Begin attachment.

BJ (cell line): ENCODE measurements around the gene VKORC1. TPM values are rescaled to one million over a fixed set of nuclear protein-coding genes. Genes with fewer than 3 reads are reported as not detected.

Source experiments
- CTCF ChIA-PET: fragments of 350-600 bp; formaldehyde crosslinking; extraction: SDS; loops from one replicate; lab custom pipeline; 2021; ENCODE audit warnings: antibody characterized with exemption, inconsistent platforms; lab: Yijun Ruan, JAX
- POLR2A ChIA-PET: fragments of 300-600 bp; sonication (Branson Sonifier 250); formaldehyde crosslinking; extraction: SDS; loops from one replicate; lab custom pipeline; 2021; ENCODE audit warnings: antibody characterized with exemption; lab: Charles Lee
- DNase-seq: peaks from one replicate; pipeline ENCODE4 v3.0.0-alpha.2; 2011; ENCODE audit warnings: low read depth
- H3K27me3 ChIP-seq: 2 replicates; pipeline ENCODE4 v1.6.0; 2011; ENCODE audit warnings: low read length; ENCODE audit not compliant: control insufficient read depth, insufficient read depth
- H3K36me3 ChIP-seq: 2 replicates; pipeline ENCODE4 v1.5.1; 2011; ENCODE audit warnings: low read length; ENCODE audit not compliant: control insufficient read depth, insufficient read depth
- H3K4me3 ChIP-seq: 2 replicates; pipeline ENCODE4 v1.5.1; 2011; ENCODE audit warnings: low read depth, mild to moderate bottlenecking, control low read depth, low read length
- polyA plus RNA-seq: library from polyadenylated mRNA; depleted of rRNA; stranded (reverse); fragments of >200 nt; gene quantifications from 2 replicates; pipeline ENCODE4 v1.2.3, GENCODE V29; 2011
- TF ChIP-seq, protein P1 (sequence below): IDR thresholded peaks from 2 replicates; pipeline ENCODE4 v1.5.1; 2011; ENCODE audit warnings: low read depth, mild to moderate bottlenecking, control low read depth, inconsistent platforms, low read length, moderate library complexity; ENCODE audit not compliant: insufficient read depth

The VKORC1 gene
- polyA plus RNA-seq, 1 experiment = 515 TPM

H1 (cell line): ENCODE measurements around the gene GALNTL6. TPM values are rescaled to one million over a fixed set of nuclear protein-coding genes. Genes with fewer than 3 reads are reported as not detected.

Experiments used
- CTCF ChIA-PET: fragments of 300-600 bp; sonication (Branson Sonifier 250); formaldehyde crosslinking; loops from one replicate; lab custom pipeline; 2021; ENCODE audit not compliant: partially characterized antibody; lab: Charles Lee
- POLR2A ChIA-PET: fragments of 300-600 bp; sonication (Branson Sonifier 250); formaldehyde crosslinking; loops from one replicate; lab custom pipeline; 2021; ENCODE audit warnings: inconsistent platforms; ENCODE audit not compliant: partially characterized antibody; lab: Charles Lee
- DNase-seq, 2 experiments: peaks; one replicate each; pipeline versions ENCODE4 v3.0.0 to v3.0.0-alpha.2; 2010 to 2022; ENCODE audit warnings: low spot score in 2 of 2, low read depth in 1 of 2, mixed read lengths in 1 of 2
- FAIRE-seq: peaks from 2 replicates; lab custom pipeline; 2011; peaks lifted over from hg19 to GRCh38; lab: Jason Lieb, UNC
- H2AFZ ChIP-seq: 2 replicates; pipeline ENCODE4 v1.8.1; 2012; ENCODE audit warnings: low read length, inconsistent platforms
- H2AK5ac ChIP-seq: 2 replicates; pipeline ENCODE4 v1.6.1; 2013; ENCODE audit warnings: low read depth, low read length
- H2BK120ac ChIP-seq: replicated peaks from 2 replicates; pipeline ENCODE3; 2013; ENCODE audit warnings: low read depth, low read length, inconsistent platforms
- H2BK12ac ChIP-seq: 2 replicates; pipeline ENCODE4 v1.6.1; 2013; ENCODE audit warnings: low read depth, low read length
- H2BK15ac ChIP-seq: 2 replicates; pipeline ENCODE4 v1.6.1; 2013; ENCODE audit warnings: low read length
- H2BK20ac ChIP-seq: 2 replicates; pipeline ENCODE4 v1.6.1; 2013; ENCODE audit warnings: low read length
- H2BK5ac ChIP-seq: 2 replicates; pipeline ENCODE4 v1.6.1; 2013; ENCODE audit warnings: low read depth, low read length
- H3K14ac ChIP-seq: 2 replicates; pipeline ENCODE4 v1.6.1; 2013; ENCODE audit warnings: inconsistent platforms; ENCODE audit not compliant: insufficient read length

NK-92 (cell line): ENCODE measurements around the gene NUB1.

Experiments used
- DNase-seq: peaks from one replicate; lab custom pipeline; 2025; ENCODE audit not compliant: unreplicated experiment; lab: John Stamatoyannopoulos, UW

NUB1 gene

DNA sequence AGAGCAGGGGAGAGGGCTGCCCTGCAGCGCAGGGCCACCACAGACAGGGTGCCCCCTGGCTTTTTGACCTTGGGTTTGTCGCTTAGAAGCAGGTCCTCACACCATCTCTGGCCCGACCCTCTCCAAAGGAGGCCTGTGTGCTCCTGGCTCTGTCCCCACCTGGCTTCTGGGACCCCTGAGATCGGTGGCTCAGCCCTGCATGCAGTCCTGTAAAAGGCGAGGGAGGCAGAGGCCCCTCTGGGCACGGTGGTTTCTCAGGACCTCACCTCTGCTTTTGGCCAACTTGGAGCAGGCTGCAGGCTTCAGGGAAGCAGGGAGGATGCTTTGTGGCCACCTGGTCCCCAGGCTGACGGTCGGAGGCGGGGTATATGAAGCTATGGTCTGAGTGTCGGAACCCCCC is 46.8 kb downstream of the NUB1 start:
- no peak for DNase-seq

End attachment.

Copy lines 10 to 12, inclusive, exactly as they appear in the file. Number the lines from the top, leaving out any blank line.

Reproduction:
- TF ChIP-seq, protein P1 (sequence below): IDR thresholded peaks from 2 replicates; pipeline ENCODE4 v1.5.1; 2011; ENCODE audit warnings: low read depth, mild to moderate bottlenecking, control low read depth, inconsistent platforms, low read length, moderate library complexity; ENCODE audit not compliant: insufficient read depth

The VKORC1 gene
- polyA plus RNA-seq, 1 experiment = 515 TPM